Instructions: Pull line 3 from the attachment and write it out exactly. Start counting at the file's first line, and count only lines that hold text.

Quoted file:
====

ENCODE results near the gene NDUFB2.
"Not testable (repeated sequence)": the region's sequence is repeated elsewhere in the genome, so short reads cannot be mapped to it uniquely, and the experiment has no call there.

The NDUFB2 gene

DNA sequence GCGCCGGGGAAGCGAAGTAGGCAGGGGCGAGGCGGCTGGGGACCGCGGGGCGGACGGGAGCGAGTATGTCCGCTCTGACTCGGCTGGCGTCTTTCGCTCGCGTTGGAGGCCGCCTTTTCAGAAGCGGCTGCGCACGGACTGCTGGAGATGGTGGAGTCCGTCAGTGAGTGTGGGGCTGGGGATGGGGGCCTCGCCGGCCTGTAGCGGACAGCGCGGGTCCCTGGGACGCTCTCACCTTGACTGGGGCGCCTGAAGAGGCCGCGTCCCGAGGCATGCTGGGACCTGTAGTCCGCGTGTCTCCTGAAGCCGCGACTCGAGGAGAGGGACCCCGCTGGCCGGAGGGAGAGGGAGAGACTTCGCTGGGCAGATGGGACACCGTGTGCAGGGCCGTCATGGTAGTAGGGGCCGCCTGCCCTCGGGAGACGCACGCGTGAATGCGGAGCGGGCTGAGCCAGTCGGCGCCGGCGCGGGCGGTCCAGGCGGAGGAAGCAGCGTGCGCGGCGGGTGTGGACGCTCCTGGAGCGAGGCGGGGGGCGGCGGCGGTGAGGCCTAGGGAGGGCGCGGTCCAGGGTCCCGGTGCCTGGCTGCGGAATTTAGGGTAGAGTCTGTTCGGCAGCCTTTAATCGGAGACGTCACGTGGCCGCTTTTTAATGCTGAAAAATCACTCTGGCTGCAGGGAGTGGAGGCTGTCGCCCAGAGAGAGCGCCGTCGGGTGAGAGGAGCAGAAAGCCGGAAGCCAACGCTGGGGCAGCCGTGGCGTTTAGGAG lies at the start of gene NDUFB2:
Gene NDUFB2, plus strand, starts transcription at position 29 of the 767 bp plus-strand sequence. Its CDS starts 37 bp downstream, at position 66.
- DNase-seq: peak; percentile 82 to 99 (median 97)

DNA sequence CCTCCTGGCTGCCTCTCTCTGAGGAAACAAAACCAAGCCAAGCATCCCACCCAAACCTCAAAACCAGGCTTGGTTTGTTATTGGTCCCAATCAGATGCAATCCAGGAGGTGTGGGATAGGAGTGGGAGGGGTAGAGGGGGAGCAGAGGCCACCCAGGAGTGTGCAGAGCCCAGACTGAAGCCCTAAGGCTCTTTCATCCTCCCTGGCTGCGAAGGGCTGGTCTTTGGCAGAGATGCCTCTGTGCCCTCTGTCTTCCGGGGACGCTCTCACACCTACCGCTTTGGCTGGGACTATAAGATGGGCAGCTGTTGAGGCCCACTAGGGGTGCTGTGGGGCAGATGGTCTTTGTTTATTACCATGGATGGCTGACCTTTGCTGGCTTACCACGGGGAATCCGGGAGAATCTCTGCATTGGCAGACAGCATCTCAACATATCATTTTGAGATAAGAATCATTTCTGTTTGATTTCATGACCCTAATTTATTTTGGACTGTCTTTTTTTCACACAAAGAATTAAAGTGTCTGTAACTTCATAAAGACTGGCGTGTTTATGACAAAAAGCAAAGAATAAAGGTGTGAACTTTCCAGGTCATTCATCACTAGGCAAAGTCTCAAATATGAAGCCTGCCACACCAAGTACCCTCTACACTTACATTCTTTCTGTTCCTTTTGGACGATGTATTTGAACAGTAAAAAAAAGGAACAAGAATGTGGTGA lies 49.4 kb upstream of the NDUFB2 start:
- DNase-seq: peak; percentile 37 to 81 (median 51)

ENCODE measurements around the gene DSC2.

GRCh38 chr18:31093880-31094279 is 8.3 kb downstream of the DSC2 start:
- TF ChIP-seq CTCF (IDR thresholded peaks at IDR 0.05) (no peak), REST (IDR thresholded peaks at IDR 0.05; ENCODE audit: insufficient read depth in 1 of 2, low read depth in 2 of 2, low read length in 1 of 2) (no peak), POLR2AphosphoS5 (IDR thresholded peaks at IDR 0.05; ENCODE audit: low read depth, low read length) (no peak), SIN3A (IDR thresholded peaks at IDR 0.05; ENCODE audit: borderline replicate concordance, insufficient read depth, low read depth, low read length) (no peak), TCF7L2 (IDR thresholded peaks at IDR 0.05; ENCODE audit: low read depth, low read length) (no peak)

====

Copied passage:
The NDUFB2 gene